The Princess is making her first confession at the end of March. She is terrified. I gave her Frank O’Connor’s First Confession* to read. She was amused and relieved. She is unlikely to go for any relatives with a bread knife. That’s alright then.
*This should really be read in a Cork accent but you will have to make do. Aside – sometimes I feel that this blog is one long aside – the woman who prepares our young hero for confession in Frank O’Connor’s short story is from Montenotte, a very smart part of Cork. A friend from there told me he was once speaking to someone who asked why Montenotte was so called. “I think it was one of Napoleon’s battles,” said my friend. “Jeez,” said the other guy, “I never knew Napoleon came to Cork.” If you know anything about Cork, you would realise that this misapprehension stems from the firm belief that Cork is the centre of the world.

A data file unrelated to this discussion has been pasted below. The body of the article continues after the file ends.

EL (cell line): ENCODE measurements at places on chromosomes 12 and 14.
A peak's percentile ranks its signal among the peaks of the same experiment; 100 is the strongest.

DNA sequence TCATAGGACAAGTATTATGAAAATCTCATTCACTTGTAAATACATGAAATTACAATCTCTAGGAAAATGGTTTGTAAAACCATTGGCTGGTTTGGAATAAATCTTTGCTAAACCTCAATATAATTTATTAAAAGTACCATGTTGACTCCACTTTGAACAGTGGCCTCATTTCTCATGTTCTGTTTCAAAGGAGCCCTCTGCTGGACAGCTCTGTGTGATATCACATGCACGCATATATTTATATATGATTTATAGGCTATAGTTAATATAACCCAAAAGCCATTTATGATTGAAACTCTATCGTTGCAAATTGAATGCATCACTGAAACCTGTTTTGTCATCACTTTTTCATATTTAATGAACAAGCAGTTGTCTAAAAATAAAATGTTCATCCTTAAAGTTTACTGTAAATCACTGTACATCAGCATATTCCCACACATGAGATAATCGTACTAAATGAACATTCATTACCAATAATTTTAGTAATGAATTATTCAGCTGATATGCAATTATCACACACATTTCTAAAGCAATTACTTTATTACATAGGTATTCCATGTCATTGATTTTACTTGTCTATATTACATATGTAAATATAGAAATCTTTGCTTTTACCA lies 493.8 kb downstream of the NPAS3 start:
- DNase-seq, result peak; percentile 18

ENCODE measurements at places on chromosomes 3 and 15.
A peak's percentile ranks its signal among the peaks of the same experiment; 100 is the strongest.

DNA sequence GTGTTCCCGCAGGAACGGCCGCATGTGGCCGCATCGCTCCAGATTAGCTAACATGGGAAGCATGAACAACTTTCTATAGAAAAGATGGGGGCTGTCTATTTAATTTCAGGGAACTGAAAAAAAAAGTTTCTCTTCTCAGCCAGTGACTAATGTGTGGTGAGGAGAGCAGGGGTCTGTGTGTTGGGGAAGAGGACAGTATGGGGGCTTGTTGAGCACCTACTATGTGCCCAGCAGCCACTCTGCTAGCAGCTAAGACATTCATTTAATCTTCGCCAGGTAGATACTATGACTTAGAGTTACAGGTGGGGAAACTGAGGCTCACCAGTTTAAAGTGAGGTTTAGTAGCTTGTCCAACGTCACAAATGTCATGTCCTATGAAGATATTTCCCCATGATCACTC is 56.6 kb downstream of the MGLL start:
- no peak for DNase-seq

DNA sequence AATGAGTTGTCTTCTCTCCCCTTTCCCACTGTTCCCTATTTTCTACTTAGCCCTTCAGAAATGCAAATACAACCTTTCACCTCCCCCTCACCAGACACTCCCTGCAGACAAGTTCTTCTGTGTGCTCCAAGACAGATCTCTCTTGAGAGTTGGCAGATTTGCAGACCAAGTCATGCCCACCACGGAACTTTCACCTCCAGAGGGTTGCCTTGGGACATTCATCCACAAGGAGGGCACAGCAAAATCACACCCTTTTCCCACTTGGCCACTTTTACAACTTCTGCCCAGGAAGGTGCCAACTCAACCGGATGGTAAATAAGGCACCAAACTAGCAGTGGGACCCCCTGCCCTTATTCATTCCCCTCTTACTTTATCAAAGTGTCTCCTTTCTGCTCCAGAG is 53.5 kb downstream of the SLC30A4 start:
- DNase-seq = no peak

The bit about the Montenotte woman’s fondness for tales of hell reminds me of my younger brother, when he was a little fella, confidently telling his teacher, “Oh, my granny knows all about the devil!”
Ooops! wrong side of the table on this one on several counts, being a lapsed Presbyterian. (Evidently predestined to lapse, if I understand the doctrine correctly.)
It sounds like the title of a F O’C short story: When Napoleon Came to Cork …
Eimear, obviously repeated to your parents with great glee..
WOL, yes, I think so, doomed to failure from the outset – it doesn’t sound like a very American religion does it, do you come from Canadian/Scottish stock?
QoP, yes perhaps you could work on something along those lines. Would need to be proofed for Corkness of course.